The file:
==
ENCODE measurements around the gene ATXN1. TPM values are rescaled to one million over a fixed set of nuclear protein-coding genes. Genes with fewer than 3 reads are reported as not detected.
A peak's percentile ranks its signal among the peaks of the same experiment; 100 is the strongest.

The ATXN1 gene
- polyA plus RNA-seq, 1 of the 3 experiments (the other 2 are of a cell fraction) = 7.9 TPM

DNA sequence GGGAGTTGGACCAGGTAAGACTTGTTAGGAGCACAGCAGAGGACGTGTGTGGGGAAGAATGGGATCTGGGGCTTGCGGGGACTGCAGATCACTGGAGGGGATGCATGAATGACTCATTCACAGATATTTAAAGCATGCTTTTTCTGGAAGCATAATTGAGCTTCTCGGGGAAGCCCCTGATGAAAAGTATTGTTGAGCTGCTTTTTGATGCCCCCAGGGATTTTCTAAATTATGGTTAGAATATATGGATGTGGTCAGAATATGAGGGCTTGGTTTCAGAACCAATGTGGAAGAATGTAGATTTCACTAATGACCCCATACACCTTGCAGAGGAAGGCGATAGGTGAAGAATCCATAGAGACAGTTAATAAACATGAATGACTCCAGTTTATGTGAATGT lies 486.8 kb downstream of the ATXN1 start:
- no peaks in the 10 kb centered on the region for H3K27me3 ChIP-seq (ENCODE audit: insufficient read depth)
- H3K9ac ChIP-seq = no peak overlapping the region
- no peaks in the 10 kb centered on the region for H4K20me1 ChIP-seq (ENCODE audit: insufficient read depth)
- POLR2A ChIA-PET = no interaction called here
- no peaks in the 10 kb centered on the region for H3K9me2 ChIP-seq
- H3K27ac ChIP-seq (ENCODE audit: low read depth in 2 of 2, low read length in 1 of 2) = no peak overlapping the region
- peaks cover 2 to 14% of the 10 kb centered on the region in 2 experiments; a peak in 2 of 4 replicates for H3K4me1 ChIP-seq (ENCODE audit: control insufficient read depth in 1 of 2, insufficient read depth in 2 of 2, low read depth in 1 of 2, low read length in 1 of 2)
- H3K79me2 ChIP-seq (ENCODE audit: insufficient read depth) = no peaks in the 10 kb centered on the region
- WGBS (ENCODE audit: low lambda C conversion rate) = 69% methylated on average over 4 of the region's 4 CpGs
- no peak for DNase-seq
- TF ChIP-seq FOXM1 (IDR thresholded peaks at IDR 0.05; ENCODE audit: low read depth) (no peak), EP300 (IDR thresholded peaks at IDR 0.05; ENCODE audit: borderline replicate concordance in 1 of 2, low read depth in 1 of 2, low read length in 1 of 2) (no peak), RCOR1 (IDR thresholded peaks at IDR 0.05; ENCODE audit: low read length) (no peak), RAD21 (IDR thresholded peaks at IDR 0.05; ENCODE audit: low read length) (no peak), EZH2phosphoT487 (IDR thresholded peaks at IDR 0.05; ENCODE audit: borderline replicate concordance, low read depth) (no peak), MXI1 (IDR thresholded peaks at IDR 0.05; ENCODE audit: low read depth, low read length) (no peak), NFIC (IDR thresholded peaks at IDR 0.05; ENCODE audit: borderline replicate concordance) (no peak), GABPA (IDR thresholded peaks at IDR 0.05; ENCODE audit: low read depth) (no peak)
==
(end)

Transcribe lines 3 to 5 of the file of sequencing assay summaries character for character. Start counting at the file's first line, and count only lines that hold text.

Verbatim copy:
The ATXN1 gene
- polyA plus RNA-seq, 1 of the 3 experiments (the other 2 are of a cell fraction) = 7.9 TPM

DNA sequence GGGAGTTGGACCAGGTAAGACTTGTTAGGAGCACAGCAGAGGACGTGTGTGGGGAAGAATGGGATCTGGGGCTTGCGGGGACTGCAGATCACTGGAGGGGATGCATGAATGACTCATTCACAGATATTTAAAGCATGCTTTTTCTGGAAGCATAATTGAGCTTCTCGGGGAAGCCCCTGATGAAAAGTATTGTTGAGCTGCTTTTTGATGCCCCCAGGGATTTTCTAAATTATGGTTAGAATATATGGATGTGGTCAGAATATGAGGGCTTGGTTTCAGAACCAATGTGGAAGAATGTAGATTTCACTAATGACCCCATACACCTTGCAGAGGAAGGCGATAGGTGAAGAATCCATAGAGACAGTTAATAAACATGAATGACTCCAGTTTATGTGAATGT lies 486.8 kb downstream of the ATXN1 start: